Flying has changed almost beyond recognition since the first commercial airline flight took off in January 1914. Piloted by Tony Jannus, there was just one paying passenger on that 23-minute journey across the bay from St Petersburg to Tampa, Florida, made in an open-aired “flying boat”.
Today, we can jet off to virtually anywhere in the world in aircrafts that can hold hundreds of people (the double-decker Airbus A380 is the world’s largest passenger airline, capable of carrying up to 853 passengers).
Air travel has never been more popular and we’ve grown used to the convenience of flying – nearly 20 million passengers flew on domestic flights in the UK in 2015.
As well as planes getting larger, flights are getting longer. This month, the world’s longest flight launched – a 10,400 mile journey from Singapore to Newark, New Jersey, which took 17 hours and 25 minutes. Operated by Singapore Airlines, the route was reintroduced after a five-year break in response to high consumer demand for the non-stop journey.
And we are demanding these direct routes like never before, with “non-stop” becoming a buzz word in aviation. Up until this year, flying to Australia from the UK required at least one stopover and took around 24 hours.
But in March, Qantas launched a 17-hour, non-stop service from Perth to London – the first regular passenger flight linking Australia directly with Europe.
Now the airline is eyeing up a direct route between London and Sydney, which could start around 2022 if they can produce the right aircraft for the 20-hour flight.
Clearly, non-stop routes, which shave precious time off your journey, fit well with our busy lives.
Airlines are also responding to this by speeding up travel time. A flight from London to New York that takes just 3.5 hours – around half the time it currently takes – is in the pipeline.
If the Richard Branson-backed Boom Supersonic plane is approved, the first passengers could be travelling around the world at speeds of 1,687mph by 2023. But reaching the Big Apple so quickly will come at a price – according to estimates, tickets could cost as much as £1,700.
However, although travelling at supersonic speeds may only be for businessmen and those with deep pockets, air travel is generally becoming more affordable. We have already seen the emergence of budget airlines such as Ryanair and easyJet, and in recent years the low-cost long-haul revolution has been sparked.
Norwegian now flies to US cities including Boston, New York and Los Angeles, while WOW Air travels from Britain to destinations including San Francisco, Toronto and Montreal.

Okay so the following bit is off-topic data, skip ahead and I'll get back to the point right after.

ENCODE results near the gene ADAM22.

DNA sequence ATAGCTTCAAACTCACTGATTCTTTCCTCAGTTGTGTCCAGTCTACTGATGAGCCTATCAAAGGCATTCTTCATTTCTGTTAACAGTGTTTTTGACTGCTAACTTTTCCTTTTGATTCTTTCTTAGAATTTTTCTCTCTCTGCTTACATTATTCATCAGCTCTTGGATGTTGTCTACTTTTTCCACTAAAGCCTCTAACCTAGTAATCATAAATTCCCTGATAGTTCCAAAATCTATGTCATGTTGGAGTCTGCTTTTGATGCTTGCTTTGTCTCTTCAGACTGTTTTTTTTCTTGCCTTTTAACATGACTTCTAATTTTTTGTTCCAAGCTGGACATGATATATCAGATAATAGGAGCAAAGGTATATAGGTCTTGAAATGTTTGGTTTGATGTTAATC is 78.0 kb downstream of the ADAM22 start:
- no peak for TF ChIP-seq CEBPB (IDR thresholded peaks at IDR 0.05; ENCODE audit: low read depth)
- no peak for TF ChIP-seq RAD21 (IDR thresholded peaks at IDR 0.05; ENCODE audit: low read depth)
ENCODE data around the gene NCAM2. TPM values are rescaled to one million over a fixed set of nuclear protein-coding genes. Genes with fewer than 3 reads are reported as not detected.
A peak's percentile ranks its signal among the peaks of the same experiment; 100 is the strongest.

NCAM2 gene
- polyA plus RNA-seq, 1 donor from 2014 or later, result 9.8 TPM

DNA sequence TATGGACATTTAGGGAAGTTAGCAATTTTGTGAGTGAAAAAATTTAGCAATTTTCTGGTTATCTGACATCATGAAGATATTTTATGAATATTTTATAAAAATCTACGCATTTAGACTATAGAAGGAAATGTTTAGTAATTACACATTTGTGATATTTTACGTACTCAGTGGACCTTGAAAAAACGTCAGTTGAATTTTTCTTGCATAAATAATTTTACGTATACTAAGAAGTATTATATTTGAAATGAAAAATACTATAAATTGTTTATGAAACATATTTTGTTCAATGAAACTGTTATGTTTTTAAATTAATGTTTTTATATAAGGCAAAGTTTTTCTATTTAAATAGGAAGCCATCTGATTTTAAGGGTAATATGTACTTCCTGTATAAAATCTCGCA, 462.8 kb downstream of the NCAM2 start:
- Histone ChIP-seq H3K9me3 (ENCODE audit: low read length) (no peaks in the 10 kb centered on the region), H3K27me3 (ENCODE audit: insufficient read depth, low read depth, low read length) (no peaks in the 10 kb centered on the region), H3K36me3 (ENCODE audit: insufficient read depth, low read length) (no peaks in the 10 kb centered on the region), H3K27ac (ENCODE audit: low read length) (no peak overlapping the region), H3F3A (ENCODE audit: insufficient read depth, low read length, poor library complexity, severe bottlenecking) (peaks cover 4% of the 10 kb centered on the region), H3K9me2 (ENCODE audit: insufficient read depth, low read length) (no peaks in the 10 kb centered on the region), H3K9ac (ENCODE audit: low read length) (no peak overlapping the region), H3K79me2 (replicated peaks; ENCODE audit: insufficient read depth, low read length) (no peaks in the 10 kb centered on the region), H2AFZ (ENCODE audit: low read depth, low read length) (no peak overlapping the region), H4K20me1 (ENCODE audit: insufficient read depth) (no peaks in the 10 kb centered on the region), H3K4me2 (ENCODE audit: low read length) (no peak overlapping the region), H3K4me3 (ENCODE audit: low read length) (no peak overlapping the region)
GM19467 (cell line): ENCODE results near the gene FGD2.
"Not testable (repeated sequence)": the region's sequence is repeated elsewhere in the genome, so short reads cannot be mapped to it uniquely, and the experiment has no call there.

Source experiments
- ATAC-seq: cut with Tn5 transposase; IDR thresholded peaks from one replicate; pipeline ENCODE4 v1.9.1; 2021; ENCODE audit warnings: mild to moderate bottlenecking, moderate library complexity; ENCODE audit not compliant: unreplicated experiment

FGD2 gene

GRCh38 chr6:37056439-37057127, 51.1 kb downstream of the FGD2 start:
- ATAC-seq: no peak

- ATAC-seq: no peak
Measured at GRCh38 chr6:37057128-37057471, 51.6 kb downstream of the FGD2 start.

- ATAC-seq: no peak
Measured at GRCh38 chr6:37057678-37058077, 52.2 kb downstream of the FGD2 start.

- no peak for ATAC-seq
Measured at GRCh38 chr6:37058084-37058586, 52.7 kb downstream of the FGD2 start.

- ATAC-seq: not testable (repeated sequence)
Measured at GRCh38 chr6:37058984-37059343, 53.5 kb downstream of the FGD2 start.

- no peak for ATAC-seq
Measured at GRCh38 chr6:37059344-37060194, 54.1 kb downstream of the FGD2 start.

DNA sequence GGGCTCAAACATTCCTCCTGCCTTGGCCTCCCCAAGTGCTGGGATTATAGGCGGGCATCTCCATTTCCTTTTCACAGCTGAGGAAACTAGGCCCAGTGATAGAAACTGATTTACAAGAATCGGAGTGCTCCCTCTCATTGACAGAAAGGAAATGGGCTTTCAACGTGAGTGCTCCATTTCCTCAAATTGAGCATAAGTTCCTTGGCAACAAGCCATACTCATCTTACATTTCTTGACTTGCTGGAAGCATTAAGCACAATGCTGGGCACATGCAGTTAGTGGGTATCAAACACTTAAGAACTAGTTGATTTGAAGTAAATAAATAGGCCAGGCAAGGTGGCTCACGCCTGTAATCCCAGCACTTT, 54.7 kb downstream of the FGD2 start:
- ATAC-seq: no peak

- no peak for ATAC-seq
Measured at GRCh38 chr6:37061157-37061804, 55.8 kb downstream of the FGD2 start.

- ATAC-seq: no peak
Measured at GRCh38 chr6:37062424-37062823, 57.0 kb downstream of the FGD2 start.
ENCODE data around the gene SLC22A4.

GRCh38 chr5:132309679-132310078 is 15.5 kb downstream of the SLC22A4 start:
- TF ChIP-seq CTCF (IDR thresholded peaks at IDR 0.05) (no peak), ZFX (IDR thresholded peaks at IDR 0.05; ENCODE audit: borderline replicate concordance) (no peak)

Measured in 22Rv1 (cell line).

Even Qantas’ new non-stop Perth to London route is only marginally more expensive than indirect routes. According to Google Flights, Qantas’ Perth to London route costs from £763 return. In comparison, Cathay Pacific is offering return fares from Perth to London, via Hong Kong, from £625.
For most people, the biggest changes we’ll notice will be with the aircraft itself. Modern planes have a host of benefits for travellers, such as mood lighting, onboard wifi and cleaner air in cabins, which can reduce the effects of jet lag.
Economy, business and first class will also disappear as we know them. Airlines are making economy as efficient as possible with smaller seats, and more options to upgrade your level of comfort, such as buying extra legroom. Some airlines, including VivaColombia, is even investigating the idea of squeezing more passengers onto flights – and slashing fares – by introducing “standing seats”.
Meanwhile in first class, you are now pampered with everything from moisturising PJs and sheepskin-style blankets (Emirates) to in-cabin massage chairs (Air Canada). The recent Singapore to Newark direct flight has no economy seats at all, just business and premium economy class.
The next decade could also see a wider use of biofuels in a bid to reduce pollution, and electric planes powered by rechargeable batteries are also in store. Airbus’s two-seater E-fan plane has already successfully flown across the English Channel – paving the way for a more environmentally-friendly form of passenger flights in future.
With so many developments on the cards, it seems our passion for flying will continue to soar for many years to come.